This report uses the Alberta Floods of 2013 as a case study to highlight the deficiencies in the critical response readiness of telecom companies. Power companies have mutual aid agreements and work in close collaboration with local governments to carry out extensive drills to remain ready for disaster response. For telecom companies these aspects are not well developed yet. There are no pre-determined agreements amongst telecom companies even within neighbouring geographies to respond collaboratively to disasters. Local governments in many cases do not see telecommunications as a critical service and hence do not invited these organisations for regular tests and drills.
The report looks specifically the steps TELUS took to successfully respond to the Alberta floods and come up with suggestions to help telecom industry get better prepared for disaster recovery.
With a global market volume of US$150 billion, fruit juice and fruit drinks are an integral part of our daily diet. The juice industry’s production process are decentralised and the ingredients are sourced on a global basis. In Europe, fruit juice is readily available to everyone in supermarkets and through online purchases alike.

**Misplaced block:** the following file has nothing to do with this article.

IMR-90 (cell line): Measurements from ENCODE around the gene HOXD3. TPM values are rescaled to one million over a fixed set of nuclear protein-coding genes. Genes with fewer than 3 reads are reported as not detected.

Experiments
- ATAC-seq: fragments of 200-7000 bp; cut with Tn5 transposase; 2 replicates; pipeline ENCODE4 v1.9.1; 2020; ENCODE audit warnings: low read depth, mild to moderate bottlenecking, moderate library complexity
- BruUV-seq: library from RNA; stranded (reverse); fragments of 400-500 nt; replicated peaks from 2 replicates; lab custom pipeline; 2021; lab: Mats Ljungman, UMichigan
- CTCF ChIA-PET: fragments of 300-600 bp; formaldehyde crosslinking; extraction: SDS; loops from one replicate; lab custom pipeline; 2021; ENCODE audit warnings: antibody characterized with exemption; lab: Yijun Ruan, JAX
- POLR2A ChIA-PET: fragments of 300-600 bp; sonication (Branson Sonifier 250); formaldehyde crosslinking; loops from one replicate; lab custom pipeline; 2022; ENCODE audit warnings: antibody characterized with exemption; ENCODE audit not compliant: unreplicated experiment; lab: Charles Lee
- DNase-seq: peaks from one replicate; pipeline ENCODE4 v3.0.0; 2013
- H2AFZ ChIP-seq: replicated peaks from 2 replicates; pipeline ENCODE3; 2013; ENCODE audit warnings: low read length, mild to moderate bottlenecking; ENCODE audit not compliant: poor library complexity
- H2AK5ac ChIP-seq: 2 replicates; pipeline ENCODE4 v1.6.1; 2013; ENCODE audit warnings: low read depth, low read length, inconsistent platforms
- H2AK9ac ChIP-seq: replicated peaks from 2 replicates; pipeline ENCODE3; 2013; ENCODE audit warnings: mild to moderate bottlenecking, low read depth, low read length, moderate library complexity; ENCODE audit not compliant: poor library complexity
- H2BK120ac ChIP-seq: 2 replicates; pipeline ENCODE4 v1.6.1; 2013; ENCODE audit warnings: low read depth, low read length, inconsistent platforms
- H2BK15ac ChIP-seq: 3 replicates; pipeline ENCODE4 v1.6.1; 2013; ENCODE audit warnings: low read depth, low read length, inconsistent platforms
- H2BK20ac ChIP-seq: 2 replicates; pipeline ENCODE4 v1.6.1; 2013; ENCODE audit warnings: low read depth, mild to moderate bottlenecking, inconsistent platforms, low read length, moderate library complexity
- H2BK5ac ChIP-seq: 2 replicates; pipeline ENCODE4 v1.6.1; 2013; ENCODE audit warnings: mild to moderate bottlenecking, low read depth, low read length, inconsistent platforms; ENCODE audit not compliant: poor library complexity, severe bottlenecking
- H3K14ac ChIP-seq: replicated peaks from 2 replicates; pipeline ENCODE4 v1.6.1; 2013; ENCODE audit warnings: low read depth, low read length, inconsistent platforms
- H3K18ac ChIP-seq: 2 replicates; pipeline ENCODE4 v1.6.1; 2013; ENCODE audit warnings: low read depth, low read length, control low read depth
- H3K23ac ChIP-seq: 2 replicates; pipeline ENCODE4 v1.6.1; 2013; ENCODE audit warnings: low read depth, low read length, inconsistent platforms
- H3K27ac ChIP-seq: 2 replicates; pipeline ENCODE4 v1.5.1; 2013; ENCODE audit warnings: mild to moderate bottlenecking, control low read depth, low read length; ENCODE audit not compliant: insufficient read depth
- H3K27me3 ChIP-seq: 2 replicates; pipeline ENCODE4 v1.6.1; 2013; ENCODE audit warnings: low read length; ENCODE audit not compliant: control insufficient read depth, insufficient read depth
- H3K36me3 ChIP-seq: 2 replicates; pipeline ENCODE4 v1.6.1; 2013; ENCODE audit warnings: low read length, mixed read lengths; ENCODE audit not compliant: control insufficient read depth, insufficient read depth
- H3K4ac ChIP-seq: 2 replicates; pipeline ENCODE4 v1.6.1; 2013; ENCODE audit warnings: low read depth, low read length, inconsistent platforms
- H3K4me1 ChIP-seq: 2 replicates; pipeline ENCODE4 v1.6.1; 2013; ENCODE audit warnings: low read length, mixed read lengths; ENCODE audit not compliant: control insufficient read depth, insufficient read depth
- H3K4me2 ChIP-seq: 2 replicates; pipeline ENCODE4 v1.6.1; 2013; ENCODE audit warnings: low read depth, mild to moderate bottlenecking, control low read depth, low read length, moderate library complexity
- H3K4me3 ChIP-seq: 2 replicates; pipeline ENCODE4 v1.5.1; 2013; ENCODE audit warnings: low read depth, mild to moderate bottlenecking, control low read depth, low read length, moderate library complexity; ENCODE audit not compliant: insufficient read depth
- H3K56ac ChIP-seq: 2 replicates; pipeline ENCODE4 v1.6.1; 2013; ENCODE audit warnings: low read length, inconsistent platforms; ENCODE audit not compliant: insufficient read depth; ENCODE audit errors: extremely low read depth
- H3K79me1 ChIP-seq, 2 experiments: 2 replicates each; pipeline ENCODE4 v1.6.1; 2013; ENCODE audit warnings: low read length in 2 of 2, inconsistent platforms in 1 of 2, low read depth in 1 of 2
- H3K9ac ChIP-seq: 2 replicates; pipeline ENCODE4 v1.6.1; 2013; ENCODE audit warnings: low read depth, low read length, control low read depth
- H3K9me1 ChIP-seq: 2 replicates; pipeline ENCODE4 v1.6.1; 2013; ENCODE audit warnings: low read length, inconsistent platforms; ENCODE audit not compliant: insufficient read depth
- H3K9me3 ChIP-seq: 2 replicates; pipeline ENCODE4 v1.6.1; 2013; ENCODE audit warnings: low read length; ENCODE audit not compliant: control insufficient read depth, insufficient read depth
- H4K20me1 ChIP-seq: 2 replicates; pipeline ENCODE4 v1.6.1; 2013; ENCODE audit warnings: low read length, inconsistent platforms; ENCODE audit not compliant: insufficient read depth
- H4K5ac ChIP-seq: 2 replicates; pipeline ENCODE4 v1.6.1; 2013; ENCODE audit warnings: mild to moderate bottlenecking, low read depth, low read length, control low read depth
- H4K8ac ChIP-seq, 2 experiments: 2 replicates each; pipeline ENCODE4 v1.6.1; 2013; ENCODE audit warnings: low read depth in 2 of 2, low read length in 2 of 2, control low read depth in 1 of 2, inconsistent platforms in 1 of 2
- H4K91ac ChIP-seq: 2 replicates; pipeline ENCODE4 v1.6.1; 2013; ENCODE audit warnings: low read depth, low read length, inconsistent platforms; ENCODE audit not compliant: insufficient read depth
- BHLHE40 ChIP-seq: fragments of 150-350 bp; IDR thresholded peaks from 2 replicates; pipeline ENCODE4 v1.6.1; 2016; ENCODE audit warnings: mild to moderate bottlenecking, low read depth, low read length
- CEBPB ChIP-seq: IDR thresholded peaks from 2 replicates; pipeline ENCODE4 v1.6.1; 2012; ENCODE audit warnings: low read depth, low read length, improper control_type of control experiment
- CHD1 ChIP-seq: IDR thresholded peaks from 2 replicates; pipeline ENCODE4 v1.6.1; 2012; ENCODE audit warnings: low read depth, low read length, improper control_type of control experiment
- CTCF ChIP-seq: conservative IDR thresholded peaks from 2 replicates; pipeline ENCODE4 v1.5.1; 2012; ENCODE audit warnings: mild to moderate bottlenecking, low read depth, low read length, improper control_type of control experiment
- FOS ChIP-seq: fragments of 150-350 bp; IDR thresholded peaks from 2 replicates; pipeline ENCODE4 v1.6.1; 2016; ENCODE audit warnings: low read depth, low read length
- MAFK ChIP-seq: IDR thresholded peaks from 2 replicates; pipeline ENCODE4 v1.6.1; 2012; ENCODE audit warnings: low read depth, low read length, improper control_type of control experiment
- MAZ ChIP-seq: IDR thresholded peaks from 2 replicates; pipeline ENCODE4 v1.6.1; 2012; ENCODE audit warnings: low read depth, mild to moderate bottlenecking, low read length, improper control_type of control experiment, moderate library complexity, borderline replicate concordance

As the demand in Europe is shifting towards healthy products, suppliers are innovating new product lines and concepts. But product variety and the scale of the market contain risks to the health of the consumers and in consequence to the business of the suppliers.
This report examines the origin, management and potential consequences of such risks from a systemic, technical and marketing perspective. It concludes with recommendations to the industry and regulatory bodies to mitigate the health risks to the consumers.
Campbell Hennessy, Cambridge Judge Business School, MPhil Candidate